DALLAS -- Officials from the Polk County Environmental Health Division have confirmed a bat has tested positive for rabies.
Oregon State University Veterinary Diagnostic Laboratory verified the test results.
"We want to advise all pet owners that they should make certain their dogs and cats are vaccinated against rabies," said Jim Solvedt, Polk County Environmental Health. "When our pets are protected from rabies, it provides a buffer zone of immune animals between humans and rabid wild animals such as bats."
Residents and veterinarians should be aware that other animals could be exposed to the rabies virus and should be alert to potential signs of the disease, Solvedt added.
Rabies is endemic in the bat population. Although bats are useful in that they help control insect populations, they are also the primary carrier for rabies in wild animals, according to Solvedt.
Rabies is a viral disease that affects the nervous system of mammals including humans. The virus is carried in the saliva of an infected animal; transmission can occur when that animal bites, or in rare instances, scratches another. Residents should not handle bats with bare hands and should keep their pets' rabies immunizations up to date.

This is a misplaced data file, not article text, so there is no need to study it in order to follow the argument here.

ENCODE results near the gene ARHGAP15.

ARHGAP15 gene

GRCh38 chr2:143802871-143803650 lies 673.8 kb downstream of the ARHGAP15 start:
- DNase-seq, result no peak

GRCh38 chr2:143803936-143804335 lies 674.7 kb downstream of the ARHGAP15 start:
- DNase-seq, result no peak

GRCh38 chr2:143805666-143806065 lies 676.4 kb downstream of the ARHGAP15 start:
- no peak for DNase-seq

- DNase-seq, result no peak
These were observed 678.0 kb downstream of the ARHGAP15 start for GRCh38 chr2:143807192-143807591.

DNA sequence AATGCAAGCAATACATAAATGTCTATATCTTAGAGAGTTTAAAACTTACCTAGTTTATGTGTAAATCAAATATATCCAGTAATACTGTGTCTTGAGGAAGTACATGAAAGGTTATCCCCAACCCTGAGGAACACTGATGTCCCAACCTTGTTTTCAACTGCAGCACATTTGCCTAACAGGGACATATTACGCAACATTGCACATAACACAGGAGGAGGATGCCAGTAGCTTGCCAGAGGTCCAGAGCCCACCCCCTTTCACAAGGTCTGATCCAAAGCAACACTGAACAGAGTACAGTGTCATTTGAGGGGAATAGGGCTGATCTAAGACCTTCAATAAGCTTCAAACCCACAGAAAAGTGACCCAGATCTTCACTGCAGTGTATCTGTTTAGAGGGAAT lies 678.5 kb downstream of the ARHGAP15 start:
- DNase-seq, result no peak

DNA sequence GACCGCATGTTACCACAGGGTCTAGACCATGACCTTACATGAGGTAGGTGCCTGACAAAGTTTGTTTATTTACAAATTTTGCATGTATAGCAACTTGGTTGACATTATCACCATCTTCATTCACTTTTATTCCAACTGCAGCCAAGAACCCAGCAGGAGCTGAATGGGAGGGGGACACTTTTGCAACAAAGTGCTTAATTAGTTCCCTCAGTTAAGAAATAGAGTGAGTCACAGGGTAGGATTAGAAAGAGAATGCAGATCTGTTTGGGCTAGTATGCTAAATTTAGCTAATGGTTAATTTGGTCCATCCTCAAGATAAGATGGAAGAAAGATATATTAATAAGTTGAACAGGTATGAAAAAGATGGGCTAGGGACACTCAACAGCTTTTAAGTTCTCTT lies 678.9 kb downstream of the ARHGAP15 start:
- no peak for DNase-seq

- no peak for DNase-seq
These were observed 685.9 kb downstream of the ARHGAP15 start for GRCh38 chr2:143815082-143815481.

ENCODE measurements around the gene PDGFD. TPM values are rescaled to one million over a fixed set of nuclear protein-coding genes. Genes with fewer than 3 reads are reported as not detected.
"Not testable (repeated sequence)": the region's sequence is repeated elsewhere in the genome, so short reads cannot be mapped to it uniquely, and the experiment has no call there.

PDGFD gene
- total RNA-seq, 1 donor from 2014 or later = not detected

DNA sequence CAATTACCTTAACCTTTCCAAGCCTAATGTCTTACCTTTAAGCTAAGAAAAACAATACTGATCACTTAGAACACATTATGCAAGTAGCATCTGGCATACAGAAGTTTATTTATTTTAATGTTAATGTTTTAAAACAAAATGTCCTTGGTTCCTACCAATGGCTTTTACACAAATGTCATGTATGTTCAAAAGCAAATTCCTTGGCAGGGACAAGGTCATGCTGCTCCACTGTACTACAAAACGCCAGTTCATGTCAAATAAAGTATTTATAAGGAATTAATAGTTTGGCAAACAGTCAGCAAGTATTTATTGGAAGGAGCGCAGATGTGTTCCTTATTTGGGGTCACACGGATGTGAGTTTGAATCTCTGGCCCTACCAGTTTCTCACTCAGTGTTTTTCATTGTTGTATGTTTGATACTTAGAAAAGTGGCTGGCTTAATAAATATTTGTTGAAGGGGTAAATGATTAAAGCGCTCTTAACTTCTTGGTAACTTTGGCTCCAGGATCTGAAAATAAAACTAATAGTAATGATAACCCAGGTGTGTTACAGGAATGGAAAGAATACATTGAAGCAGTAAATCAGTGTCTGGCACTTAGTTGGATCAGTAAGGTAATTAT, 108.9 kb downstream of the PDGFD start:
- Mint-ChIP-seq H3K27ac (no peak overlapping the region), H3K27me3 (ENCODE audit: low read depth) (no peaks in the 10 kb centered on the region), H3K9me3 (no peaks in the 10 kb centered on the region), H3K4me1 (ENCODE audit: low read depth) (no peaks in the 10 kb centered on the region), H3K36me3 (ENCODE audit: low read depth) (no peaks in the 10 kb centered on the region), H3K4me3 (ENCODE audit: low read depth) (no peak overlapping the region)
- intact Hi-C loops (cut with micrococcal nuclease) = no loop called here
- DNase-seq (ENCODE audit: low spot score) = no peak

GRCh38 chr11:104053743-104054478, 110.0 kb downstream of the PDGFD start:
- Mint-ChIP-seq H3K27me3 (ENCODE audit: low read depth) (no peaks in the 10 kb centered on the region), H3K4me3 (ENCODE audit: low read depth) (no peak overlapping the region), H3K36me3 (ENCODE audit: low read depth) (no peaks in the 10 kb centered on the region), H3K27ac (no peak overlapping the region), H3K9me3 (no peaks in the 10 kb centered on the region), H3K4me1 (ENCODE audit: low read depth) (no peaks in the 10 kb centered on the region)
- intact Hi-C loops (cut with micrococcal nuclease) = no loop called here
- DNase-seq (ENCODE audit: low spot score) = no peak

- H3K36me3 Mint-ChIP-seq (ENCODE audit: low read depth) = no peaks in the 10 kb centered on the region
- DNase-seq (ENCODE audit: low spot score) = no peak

"Bat bites can often go undetected because there is no visible bite mark or scratch left on the skin by the bat's very small teeth," said Solvedt. "According to studies, upward of 95 percent of people infected with rabies during the past 10 years were unaware they had been bitten or scratched."
Health officials advise that if bitten by a bat, a person should immediately clean the bite wound with soap and water and seek medical attention. The event should be reported to the county Environmental Health Division and arrangements made to have the bat safely captured and tested for rabies.
Twelve bats have tested positive for rabies in Oregon this year, including the bat in Polk County.